Don’t take anything personally.” This is the second of the Four Agreements—from the book The Four Agreements: A Practical Guide to Personal Freedom by Don Miguel Ruiz—that I try hard to live by. Ruiz writes that we should not take what happens around us personally because the actions of others have nothing to do with you, but rather are about them.
Although I do believe this, I also believe it does not mean we shouldn’t listen to and learn from others. I recall a time when a CEO said to me that one of the senior executives had taken the low employee satisfaction results in their area personally and that she advised him not to do so. My response was they should take the results personally for those areas they lead. This appears confusing when considered alongside Ruiz’s words.
In thinking about this paradox, I have some thoughts and suggestions:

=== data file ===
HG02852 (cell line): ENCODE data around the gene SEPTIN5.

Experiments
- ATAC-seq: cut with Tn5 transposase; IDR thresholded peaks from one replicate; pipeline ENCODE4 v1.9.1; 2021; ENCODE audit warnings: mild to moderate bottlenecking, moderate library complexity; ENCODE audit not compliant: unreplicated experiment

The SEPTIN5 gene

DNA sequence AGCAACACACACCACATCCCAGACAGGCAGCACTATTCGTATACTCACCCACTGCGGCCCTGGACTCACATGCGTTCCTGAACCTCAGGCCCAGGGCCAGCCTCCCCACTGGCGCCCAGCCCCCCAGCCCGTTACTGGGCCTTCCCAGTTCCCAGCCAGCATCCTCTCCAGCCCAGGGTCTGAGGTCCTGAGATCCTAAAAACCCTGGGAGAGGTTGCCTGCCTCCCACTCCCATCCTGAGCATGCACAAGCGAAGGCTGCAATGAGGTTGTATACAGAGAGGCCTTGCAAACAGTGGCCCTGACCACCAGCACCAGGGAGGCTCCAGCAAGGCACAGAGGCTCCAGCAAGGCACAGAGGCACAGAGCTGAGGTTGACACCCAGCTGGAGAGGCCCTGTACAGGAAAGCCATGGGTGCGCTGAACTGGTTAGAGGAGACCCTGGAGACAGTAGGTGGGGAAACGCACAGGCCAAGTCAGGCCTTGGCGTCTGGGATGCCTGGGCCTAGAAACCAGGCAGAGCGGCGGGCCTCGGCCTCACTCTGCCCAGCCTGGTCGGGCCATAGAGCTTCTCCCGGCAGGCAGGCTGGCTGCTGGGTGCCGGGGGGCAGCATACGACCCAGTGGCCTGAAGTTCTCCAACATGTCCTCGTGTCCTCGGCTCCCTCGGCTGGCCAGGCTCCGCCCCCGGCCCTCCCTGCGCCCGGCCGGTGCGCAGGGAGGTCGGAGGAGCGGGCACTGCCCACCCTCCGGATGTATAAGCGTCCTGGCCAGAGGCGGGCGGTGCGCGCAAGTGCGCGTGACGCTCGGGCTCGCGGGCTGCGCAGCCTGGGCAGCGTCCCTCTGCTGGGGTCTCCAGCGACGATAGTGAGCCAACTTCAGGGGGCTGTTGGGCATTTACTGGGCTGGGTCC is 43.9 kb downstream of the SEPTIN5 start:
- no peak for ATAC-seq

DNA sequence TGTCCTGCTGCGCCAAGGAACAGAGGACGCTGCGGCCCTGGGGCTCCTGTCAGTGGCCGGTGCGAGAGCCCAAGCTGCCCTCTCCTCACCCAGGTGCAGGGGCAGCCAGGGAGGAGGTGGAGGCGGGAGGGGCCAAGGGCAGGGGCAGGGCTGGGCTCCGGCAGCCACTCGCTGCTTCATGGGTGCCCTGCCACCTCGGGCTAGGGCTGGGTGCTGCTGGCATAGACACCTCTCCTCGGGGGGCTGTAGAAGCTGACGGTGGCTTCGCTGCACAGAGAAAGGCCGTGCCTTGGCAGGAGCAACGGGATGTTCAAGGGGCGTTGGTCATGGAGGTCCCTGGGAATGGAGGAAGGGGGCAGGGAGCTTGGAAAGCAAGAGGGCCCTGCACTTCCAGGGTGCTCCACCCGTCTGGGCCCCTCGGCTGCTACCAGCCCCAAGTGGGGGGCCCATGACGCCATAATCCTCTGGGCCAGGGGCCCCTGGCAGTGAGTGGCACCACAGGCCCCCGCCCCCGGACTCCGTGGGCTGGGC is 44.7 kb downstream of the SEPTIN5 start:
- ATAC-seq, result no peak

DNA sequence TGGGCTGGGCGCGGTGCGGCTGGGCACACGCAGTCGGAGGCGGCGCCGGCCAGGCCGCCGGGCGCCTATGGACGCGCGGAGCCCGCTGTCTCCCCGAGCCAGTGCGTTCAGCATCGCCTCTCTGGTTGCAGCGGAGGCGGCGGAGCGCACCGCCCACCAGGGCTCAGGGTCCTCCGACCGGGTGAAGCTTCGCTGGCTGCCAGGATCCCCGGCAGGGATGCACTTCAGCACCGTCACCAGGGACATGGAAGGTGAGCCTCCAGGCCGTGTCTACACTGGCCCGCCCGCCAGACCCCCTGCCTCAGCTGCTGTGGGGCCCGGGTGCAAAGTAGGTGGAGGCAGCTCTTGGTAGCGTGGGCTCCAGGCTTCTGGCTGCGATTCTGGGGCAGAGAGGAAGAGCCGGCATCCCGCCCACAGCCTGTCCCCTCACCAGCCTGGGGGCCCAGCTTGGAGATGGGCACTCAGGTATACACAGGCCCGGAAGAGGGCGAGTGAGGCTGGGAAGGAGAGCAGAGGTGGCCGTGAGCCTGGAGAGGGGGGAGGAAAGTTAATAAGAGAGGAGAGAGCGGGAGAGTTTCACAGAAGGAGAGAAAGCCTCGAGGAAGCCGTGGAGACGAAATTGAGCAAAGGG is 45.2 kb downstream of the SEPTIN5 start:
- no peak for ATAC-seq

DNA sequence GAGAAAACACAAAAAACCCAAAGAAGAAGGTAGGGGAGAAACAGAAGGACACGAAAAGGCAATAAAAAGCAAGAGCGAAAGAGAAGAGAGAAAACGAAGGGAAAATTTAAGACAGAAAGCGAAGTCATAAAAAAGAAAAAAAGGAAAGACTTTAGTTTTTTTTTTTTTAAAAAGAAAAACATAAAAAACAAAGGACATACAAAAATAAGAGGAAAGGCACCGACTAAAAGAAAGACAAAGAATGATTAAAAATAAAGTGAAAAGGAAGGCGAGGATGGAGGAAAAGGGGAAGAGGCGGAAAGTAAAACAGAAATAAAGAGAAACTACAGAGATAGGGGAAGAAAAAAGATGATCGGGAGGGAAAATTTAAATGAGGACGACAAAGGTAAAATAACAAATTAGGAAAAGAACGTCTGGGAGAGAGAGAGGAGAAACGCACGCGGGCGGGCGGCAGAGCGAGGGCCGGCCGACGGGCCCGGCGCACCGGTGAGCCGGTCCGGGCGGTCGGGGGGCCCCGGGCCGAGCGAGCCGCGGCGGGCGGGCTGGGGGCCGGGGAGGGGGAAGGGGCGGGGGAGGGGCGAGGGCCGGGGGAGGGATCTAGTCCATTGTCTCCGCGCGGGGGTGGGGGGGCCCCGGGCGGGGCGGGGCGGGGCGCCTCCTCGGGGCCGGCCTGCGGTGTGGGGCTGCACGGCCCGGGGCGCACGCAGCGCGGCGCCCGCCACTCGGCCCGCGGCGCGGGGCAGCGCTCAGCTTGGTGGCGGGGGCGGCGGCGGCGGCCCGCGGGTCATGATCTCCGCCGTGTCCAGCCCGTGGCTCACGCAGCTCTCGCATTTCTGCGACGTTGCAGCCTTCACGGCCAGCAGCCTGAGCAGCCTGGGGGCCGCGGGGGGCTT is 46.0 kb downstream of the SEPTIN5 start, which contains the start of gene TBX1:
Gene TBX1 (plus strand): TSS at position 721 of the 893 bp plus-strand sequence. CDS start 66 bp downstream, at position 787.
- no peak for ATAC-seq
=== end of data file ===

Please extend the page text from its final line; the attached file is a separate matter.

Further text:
How can we interpret results or feedback in such a way that we don’t take it personally but that we learn and grow from it? Our first thought must be that the sender of the message is not trying to be hurtful but helpful. As discussed in Chapter 1, the two most vital characteristics in personal growth are self-awareness and coachability. Feedback that creates self-awareness is meant to be helpful. Having an outside perspective is valuable; remember, an artist can draw someone else better than they can draw themselves.
When we take something personally ...